My first experience with Elie Wiesel was in the classroom.
I was in a Jewish Literature class. We had finished reading Shalom Aleichem and were moving on to Wiesel’s Night. Our instructor was a short, frum man who always wore a dark suit to class. This was in the spring of 1975. Our class, composed of young men and women, was a sea of blue jeans, t-shirts and sandals.
The teacher had a passion for literature. He would stand up on his tiptoes and his voice could be almost a whisper when going over a word or line in our classwork. It was as if he was there in a shtetl when it came to the works of Shalom Aleichem.
But when it came to Night, all of that changed. Our teacher’s voice trembled through the words and our discussions of the images in Wiesel’s most well-known work.
Many of us in the room had grown up with the Holocaust, had relatives lost all over Europe. We almost took it for granted that the Holocaust was part of our family’s very constitution. I had a great uncle, a highly decorated German soldier during WWI, who was taken away and killed. I also had a great aunt, who came from Germany to the US, but hated it in New York and returned to Germany. Her life ended in a concentration camp.
So why read a book about the Holocaust? I “knew” about the Holocaust. But then we read Night out loud, and I realized I knew nothing. I had never regarded the survivors I knew, parents and grandparents of friends, as witnesses to the unthinkable. Wiesel’s words orated through my teacher’s trembling voice changed that perception.
Our class went from somewhat cocky and inattentive to quiet and teary. It was as if Wiesel was in the room. I had managed to miss one of the world’s great voices until a college class brought him into my life. During the years following, Wiesel, the prolific writer of some 50 books, provided more information, more tough, but necessary to read, chapters.
Flash forward to the dining room.
In 1986, my then Baltimore Jewish Times Editor Gary Rosenblatt brought Wiesel to Kneseth Israel, a kehillah located in Annapolis, Md. Wiesel gave what was the first annual speech in memory of the late Rabbi Morris Rosenblatt, a spiritual leader beloved all through and beyond the Annapolis community by Jews and gentiles.
I have trouble remembering what Wiesel said, because I couldn’t believe that I was in the same room, albeit a big room like a sanctuary, with him. He had gone from Jewish literature author to hero.
After the event, Gary invited Jewish Times staff members back to his parents’ house, across the street from the shul, to meet Wiesel. My wife, Lisa, and I were actually the first ones to arrive. Esther, Gary’s now-deceased mother, was serving Wiesel a meal.
I was star struck. As in I could not move. I’d interviewed many famous people before, but this was entirely different. There was Elie Wiesel at the dining room table. “Say the right thing Phil, don’t miss this chance” my inner-voice was screaming.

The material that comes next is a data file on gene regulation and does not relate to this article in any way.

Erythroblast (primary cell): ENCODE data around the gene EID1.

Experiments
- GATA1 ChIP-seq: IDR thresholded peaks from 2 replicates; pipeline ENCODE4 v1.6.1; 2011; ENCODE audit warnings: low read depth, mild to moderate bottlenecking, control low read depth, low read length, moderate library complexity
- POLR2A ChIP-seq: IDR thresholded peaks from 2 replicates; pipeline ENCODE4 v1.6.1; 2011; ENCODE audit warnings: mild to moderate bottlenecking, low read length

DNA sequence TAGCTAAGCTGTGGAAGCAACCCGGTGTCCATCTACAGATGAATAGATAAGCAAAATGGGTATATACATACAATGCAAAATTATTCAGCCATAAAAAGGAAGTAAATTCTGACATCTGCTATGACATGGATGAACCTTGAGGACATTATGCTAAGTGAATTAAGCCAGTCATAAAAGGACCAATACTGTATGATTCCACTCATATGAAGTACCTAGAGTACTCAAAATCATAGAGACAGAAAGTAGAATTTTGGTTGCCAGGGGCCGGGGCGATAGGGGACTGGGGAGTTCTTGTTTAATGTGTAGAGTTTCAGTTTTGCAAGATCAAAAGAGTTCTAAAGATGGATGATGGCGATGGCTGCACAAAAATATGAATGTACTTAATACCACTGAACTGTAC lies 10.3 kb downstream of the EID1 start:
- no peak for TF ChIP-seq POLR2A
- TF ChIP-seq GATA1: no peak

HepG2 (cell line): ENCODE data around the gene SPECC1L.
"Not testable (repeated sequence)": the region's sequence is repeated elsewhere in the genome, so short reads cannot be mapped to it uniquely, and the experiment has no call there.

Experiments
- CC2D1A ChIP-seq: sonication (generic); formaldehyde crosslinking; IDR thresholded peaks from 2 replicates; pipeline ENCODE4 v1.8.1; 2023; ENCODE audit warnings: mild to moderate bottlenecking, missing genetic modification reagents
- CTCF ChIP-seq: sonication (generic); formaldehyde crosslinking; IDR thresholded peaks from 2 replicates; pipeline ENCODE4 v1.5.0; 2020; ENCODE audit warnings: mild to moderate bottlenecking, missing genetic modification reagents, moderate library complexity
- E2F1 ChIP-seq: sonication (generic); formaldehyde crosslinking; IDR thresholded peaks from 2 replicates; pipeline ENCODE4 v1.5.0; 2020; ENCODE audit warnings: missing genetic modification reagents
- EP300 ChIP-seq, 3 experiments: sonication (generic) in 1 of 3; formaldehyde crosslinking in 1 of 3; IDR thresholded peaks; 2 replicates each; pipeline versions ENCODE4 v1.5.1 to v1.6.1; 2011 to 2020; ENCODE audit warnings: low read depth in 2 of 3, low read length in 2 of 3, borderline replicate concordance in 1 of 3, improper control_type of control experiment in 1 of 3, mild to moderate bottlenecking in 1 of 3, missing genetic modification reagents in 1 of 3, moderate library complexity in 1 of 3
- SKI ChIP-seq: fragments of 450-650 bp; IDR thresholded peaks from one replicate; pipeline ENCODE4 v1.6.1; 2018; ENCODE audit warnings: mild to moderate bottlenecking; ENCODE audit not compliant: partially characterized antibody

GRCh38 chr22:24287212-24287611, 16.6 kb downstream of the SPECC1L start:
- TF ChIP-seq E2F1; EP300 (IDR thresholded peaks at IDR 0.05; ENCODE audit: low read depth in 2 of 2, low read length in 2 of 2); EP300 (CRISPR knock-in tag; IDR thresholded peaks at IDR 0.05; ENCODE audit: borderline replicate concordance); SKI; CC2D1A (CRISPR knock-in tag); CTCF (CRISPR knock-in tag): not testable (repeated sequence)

Yet it was Elie Wiesel who spoke first.
“So,” he said to me, “what do you have to say for yourself?” The great Elie Wiesel asked me a question!
In the review of my life, when it comes to the most embarrassing words to ever leave my vocal chords, what I would answer ranks right up there.
Here I am standing near one of the world’s greatest men, a real hero, and the best I could hear myself say was, “We’ve come to watch you eat.”
Yes, that’s what I said. He laughed. But I wanted to disappear or at least somehow press a “do-over” button.
Finally others arrived at the house, and I was able to get “unstuck” and ask real questions.
Flash forward: A sitting room or study in Wiesel’s New York home.
This time, I had time alone with Wiesel.
Yes, he smiled when he remembered me as the guy who told him I’d come to watch him eat.
Once beyond that, our conversation was all about Israel, improving Jewish education and the urgency of teaching the Holocaust to not just Jewish children but all children. Wiesel told me of his concerns that the Holocaust generations were dying out, and that it was up to us to teach our children the truth.
He said the word “truth” several times during the interview.
He spoke in a voice just above a whisper, so I had to lean in to hear every word, which all were precious to me. His sad eyes were almost liquid with tears, his voice almost weeping when we talked about everything from Palestinian terrorism to contemporary genocide to the future we leave to our children.
Wiesel would come to my children’s school’s annual event as keynote speaker the following week, where he spent most of his speech talking to the students in attendance and how it was their responsibility to remember the Holocaust and to preserve the dignities of human rights and civility.
I was in the “room” for several Wiesel lectures over the years.
Just knowing he was out there reaching the world made me feel more secure as a Jew.
In accepting his 1986 Nobel Peace Prize, Wiesel said about the Holocaust “…it is surely human to forget, even want to forget. Only God and God alone can and must remember everything.”
But then there’s his quote, “To forget the victims means to kill them a second time. So I couldn’t prevent the first death. I surely must be capable of saving them from a second death.”
Those words of Elie Wiesel I will carry with me from room to room the rest of my life.
By Phil Jacobs